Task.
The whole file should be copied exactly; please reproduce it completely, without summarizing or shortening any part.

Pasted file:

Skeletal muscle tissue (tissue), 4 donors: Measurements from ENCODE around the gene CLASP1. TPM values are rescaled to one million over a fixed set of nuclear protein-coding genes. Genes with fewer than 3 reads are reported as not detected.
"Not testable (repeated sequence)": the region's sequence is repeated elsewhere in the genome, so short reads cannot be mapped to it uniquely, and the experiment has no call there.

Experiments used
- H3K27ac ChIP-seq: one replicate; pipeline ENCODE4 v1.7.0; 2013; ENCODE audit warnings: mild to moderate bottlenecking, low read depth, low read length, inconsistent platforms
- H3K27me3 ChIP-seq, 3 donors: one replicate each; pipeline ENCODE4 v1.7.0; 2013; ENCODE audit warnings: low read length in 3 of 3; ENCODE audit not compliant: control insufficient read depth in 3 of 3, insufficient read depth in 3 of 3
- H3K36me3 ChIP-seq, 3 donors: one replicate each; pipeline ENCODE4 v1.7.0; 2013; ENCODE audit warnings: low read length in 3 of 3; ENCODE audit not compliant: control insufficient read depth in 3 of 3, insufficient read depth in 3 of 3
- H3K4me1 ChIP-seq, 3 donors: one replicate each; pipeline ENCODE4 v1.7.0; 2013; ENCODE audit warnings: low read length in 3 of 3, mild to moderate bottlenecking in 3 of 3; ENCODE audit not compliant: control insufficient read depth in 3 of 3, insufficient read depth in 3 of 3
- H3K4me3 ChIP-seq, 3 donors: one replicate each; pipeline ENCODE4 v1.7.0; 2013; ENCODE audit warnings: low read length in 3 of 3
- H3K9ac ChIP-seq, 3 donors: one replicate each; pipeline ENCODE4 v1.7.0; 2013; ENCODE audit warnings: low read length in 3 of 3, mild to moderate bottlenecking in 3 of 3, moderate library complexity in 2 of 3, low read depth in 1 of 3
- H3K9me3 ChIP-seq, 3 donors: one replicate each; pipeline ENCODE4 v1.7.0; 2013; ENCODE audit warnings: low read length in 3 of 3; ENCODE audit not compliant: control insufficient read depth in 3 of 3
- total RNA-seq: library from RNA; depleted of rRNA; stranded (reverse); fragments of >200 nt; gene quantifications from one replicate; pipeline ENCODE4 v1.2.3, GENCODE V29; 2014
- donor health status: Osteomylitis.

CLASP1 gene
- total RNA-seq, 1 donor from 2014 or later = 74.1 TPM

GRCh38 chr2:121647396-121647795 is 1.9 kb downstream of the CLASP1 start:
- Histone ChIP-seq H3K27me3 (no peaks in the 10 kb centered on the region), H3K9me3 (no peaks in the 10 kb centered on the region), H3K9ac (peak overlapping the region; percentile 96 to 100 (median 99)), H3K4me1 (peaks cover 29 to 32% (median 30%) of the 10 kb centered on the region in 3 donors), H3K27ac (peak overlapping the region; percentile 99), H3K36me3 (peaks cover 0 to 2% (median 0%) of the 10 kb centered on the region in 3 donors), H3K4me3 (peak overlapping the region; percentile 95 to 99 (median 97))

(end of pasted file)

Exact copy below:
Skeletal muscle tissue (tissue), 4 donors: Measurements from ENCODE around the gene CLASP1. TPM values are rescaled to one million over a fixed set of nuclear protein-coding genes. Genes with fewer than 3 reads are reported as not detected.
"Not testable (repeated sequence)": the region's sequence is repeated elsewhere in the genome, so short reads cannot be mapped to it uniquely, and the experiment has no call there.

Experiments used
- H3K27ac ChIP-seq: one replicate; pipeline ENCODE4 v1.7.0; 2013; ENCODE audit warnings: mild to moderate bottlenecking, low read depth, low read length, inconsistent platforms
- H3K27me3 ChIP-seq, 3 donors: one replicate each; pipeline ENCODE4 v1.7.0; 2013; ENCODE audit warnings: low read length in 3 of 3; ENCODE audit not compliant: control insufficient read depth in 3 of 3, insufficient read depth in 3 of 3
- H3K36me3 ChIP-seq, 3 donors: one replicate each; pipeline ENCODE4 v1.7.0; 2013; ENCODE audit warnings: low read length in 3 of 3; ENCODE audit not compliant: control insufficient read depth in 3 of 3, insufficient read depth in 3 of 3
- H3K4me1 ChIP-seq, 3 donors: one replicate each; pipeline ENCODE4 v1.7.0; 2013; ENCODE audit warnings: low read length in 3 of 3, mild to moderate bottlenecking in 3 of 3; ENCODE audit not compliant: control insufficient read depth in 3 of 3, insufficient read depth in 3 of 3
- H3K4me3 ChIP-seq, 3 donors: one replicate each; pipeline ENCODE4 v1.7.0; 2013; ENCODE audit warnings: low read length in 3 of 3
- H3K9ac ChIP-seq, 3 donors: one replicate each; pipeline ENCODE4 v1.7.0; 2013; ENCODE audit warnings: low read length in 3 of 3, mild to moderate bottlenecking in 3 of 3, moderate library complexity in 2 of 3, low read depth in 1 of 3
- H3K9me3 ChIP-seq, 3 donors: one replicate each; pipeline ENCODE4 v1.7.0; 2013; ENCODE audit warnings: low read length in 3 of 3; ENCODE audit not compliant: control insufficient read depth in 3 of 3
- total RNA-seq: library from RNA; depleted of rRNA; stranded (reverse); fragments of >200 nt; gene quantifications from one replicate; pipeline ENCODE4 v1.2.3, GENCODE V29; 2014
- donor health status: Osteomylitis.

CLASP1 gene
- total RNA-seq, 1 donor from 2014 or later = 74.1 TPM

GRCh38 chr2:121647396-121647795 is 1.9 kb downstream of the CLASP1 start:
- Histone ChIP-seq H3K27me3 (no peaks in the 10 kb centered on the region), H3K9me3 (no peaks in the 10 kb centered on the region), H3K9ac (peak overlapping the region; percentile 96 to 100 (median 99)), H3K4me1 (peaks cover 29 to 32% (median 30%) of the 10 kb centered on the region in 3 donors), H3K27ac (peak overlapping the region; percentile 99), H3K36me3 (peaks cover 0 to 2% (median 0%) of the 10 kb centered on the region in 3 donors), H3K4me3 (peak overlapping the region; percentile 95 to 99 (median 97))